PREMIER Jay Weatherill was in Munno Para on Sunday to reveal details of the State Government’s new scheme to develop the world’s largest “virtual power plant”, using a network of connected household solar and battery systems.
Mr Weatherill briefed the media on the plan at the Stretton Centre, saying the government has partnered with global renewable energy giant Tesla to roll out 5kW solar panel systems and 13.5kWh Tesla Powerwall 2 batteries across 50,000 South Australian households over the next four years.
The near-$800 million roll-out – paid for by Tesla, with help from a $30 million loan from the government’s Renewable Technology Fund and a further $2 million grant – will begin through an initial trial of 1100 Housing Trust properties, for which householders can now register.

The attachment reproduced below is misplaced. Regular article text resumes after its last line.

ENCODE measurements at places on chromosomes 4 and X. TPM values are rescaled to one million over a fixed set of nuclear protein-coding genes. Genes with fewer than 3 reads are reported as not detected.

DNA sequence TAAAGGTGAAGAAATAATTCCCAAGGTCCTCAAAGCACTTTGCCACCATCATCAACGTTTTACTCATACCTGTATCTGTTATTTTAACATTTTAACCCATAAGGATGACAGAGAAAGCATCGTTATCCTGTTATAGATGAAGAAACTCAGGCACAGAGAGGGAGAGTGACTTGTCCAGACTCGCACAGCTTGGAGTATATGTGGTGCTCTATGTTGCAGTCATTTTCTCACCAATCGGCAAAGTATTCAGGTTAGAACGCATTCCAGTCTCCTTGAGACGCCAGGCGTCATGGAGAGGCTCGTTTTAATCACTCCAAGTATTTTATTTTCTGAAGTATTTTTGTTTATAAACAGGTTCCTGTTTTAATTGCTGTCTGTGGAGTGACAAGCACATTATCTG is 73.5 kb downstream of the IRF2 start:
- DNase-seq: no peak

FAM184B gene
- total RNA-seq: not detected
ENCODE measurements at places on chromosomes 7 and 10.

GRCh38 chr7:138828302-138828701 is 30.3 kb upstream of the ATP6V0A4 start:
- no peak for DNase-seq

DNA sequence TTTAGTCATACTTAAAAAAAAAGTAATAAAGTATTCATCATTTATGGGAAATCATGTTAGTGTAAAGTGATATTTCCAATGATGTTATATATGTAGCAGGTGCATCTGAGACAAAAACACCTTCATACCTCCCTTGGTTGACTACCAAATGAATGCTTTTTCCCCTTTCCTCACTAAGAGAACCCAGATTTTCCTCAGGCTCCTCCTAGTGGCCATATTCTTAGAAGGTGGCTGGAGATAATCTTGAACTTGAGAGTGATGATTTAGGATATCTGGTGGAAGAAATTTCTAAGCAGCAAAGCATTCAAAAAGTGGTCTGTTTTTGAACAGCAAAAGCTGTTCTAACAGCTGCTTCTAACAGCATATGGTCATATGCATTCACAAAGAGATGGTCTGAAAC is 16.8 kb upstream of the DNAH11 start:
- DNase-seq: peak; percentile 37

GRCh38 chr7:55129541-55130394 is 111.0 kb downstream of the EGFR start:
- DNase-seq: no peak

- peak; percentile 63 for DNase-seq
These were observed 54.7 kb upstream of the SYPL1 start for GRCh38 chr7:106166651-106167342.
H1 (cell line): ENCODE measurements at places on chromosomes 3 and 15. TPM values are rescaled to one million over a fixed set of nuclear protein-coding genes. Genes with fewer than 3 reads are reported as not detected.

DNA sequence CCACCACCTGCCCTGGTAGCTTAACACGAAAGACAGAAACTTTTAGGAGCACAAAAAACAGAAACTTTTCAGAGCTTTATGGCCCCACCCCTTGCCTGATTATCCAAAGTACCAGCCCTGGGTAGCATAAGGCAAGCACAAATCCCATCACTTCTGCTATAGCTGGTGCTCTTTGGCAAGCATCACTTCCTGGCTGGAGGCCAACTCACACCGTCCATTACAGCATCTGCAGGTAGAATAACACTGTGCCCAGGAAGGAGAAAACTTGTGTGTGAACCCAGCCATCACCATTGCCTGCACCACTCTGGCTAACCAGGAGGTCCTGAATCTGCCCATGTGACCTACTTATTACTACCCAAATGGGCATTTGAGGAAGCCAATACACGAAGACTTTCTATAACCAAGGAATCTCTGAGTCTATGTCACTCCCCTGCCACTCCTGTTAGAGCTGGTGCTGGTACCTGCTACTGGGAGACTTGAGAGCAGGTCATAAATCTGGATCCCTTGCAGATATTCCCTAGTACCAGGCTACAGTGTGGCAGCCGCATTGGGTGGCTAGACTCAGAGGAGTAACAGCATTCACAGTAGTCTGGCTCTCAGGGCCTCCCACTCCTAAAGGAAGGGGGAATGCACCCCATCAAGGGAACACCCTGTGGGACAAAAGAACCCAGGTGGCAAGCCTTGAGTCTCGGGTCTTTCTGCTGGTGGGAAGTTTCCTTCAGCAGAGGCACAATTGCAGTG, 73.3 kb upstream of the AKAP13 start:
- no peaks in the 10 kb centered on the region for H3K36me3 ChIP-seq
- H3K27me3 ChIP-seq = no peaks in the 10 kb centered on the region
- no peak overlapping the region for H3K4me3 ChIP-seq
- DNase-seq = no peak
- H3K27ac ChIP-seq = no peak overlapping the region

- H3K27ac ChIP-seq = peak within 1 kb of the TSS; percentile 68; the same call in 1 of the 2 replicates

It will then be extended to another 24,000 public homes, before a deal will be made available for a further 25,000 homes – including in the private sector – to access the scheme in the third stage of the roll-out.
Mr Weatherill said the roll-out wouldn’t be focused on one area in particular.
“This system’s strength is that it’s distributed, so we want the broadest possible distribution; we think that will be what will drive the choices here,” he said.
Energy Minister Tom Koutsantonis said the “virtual power plant” would address 20 per cent of South Australia’s energy requirements, by feeding 250MW into the energy grid, and lower household energy demand.
It would work by storing or selling electricity produced by individual solar panels so that it can be used when most needed, with the network of household systems to be controlled by a centralised computer system interacting with installed smart meters.
Anyone interested in participating in the program can complete an online registration of interest at virtualpowerplant.sa.gov.au